I've never read one of his books before, but "Dreamcatcher" and "Stand By Me" were just awesome movies! 8)

Subject: Re: Stephen King: The Author, The Books and The Movies

Written By: Philip Eno on 01/31/07 at 1:17 am


Was it me or did that clown look just like Ronald MacDonald?
Judge for yourself?

It
http://ia.ec.imdb.com/media/imdb/01/I/62/26/05m.jpg

Ronald MacDonald
http://ruthlessreviews.com/pics5/greatest7.jpg

Subject: Re: Stephen King: The Author, The Books and The Movies

Written By: pink daisy on 01/31/07 at 1:38 am


Judge for yourself?

It
http://ia.ec.imdb.com/media/imdb/01/I/62/26/05m.jpg

Ronald MacDonald
http://ruthlessreviews.com/pics5/greatest7.jpg


Stop it, you're scaring me  :o

Subject: Re: Stephen King: The Author, The Books and The Movies

Written By: pink daisy on 02/07/07 at 3:45 am

Hey guys, I finally got around to reading Lisey's Story while I was in hospital and it's actually pretty good in my opinion.  A bit of a return to form, if you can get past the slightly annoying language - but then again, the language created by Lisey and her husband is kind of the point, so you have to get past it!  There was a part that made me cringe and think 'Eew, I don't like this', but I got over it and I enjoyed the book.  So give it a whirl, guys!

Subject: Re: Stephen King: The Author, The Books and The Movies

Written By: agrimorfee on 02/07/07 at 11:35 am

Posted by: pink daisy 
Insert Quote
Hey guys, I finally got around to reading Lisey's Story while I was in hospital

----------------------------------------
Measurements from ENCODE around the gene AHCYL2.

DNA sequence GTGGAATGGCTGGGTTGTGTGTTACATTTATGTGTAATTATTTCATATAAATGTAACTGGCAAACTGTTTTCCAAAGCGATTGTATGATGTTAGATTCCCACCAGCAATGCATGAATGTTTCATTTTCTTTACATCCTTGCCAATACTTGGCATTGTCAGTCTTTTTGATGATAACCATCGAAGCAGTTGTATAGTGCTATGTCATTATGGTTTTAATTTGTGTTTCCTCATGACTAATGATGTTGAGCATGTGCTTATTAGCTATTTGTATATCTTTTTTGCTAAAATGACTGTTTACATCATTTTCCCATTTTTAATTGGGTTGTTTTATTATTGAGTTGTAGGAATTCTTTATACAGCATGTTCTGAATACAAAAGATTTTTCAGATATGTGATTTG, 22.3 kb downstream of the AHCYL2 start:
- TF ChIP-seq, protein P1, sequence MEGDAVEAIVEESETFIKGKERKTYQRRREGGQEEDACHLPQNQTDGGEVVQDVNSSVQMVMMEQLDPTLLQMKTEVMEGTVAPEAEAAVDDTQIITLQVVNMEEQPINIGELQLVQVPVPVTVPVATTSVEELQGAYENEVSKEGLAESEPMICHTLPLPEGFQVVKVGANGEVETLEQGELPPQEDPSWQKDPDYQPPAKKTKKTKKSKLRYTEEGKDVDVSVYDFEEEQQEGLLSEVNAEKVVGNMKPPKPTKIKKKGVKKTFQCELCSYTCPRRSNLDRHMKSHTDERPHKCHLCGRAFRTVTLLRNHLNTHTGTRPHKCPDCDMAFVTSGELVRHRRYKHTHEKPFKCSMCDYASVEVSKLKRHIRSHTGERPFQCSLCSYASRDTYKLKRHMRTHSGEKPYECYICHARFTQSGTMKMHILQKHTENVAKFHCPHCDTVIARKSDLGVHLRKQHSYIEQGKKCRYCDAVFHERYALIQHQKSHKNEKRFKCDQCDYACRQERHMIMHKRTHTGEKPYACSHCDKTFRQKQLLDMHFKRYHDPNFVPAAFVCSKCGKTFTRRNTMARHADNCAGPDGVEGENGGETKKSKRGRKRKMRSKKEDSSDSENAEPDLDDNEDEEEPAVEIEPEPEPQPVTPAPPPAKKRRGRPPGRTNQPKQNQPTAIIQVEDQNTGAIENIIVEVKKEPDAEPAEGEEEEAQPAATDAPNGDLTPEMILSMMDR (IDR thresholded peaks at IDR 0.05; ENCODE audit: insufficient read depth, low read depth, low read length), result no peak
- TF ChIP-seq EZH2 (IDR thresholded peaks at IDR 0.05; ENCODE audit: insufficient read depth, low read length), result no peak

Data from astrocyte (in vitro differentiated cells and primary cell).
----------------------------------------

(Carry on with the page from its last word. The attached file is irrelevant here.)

I'm knee deep in it now, myself. I'm OK with it, even if it reeks a bit too much of Bag of Bones (widow of author haunted by ghosts, instead of widowed author haunted by ghosts ;)).

If you can't stand the cute pet language sprinkled throughout ("smucking", "SOWISA", "Jesus, Mary & JoJo...") then this might not be a King fan's cuppa tea.

I'm getting into it, though. I don't get this business about bools and blood-bools yet (especially Scott's weird actions at the glasshouse). King better have a good explanation or I'll will be ticked off.  :)

Subject: Re: Stephen King: The Author, The Books and The Movies

Written By: pink daisy on 02/07/07 at 11:36 am

I'm getting into it, though. I don't get this business about bools and blood-bools yet (especially Scott's weird actions at the glasshouse). King he better have a good explanation or I'll will be ticked off. 

You will, he does and you won't!  :)

Subject: Re: Stephen King: The Author, The Books and The Movies

Written By: agrimorfee on 02/14/07 at 9:34 am

Finished Lisey's Story yesterday. It brought thrills and chills, yes, but something about it really irks me. Not once does SK provide a compelling reason why Lisey should want to stand by the sometimes aloof, sometimes childlike Scott Landon through all the flashbacks. What attracted her to him in the first place, and what keeps her rooted to him, in spite of all his idiosyncracies? And there is so much about Scott that is left in my inquisitive mind, about what brought him from his traumatic childhood to college. Sure, we can only get so much of that from Lisey's POV, but if SK can bring us the early years of Scott from his POV, why not a little bit more information on that end, too?

That childhood stuff, incidentally, was a bit too much for me. It reminded me of the kind of X-Files or Millenium episode that would NEVER have passed Fox's standards & practices division. :o I do not condemn the storyline, but like certain incidents in SK's Pet Sematary, there's just certain lines in fiction that are difficult to cross.

In the end, I see a lot of the novel stemming from SK's real-life, where he had a somewhat hard, fatherless childhood, up through his early years with Tabitha when he took to too much booze and wondered whether he could ever succeed as a writer. I even see it as a tribute--even an apology--from SK to his "Tabby" (who the novel is dedicated to) for putting up with him and his choice of vocation for so many years. At least the ending was much more satisfying than his more recent works.

Subject: Re: Stephen King: The Author, The Books and The Movies